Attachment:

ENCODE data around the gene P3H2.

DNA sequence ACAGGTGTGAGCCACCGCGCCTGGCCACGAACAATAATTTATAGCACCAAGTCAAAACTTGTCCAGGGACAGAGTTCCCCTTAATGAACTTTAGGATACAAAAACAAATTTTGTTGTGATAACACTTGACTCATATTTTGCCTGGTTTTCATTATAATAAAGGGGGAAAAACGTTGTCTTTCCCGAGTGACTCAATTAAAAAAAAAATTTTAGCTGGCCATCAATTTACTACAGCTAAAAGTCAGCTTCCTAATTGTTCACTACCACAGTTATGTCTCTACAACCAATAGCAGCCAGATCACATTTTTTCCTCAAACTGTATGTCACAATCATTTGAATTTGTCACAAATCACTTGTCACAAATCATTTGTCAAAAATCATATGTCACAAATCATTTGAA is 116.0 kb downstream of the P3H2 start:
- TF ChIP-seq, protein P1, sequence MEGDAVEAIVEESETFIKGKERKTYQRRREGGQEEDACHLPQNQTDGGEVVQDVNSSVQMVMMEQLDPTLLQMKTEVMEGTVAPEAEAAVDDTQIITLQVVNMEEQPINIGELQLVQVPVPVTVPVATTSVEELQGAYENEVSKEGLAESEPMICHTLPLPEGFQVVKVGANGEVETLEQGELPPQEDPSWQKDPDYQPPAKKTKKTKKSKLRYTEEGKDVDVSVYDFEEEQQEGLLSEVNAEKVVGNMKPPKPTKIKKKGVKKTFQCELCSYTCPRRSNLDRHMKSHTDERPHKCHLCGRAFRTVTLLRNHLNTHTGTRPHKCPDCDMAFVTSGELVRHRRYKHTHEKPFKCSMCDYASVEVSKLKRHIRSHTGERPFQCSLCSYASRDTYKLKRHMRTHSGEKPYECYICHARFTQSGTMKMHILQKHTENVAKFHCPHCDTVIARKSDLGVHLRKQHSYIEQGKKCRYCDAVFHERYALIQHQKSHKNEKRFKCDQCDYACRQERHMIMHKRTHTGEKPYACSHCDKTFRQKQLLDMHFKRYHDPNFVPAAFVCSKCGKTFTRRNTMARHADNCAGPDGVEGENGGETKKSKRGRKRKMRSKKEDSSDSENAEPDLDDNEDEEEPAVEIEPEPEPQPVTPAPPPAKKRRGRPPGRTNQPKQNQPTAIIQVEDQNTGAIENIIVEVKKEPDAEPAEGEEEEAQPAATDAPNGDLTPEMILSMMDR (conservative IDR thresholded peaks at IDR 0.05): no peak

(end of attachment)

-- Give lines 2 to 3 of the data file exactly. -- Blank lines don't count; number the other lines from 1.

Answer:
DNA sequence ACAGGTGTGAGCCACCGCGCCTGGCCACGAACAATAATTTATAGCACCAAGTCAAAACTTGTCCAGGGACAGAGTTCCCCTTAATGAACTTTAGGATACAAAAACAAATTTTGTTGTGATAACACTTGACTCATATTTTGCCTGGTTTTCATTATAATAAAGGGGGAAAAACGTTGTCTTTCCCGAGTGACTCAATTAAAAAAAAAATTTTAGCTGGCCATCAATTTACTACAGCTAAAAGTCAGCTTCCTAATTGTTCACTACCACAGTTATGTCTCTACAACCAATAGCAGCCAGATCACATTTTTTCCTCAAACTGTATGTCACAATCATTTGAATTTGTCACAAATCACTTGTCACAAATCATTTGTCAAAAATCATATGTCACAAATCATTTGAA is 116.0 kb downstream of the P3H2 start:
- TF ChIP-seq, protein P1, sequence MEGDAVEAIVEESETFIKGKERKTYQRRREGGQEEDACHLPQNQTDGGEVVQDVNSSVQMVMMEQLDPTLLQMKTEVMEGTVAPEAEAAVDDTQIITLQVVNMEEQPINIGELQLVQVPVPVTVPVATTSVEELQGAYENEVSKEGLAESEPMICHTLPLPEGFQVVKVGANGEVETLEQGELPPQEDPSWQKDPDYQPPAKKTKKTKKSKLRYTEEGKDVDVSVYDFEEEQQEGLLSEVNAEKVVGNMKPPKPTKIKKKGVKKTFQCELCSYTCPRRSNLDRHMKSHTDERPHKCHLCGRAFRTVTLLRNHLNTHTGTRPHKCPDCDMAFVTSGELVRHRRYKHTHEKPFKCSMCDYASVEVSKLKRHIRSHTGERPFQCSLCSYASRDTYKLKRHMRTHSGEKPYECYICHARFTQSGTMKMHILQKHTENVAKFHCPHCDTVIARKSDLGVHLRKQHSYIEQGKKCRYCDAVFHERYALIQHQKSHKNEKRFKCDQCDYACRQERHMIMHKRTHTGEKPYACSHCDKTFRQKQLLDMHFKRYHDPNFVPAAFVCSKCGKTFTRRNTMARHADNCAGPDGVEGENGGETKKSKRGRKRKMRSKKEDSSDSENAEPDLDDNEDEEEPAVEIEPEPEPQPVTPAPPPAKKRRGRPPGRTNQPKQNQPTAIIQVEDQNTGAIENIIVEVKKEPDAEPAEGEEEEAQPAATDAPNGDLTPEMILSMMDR (conservative IDR thresholded peaks at IDR 0.05): no peak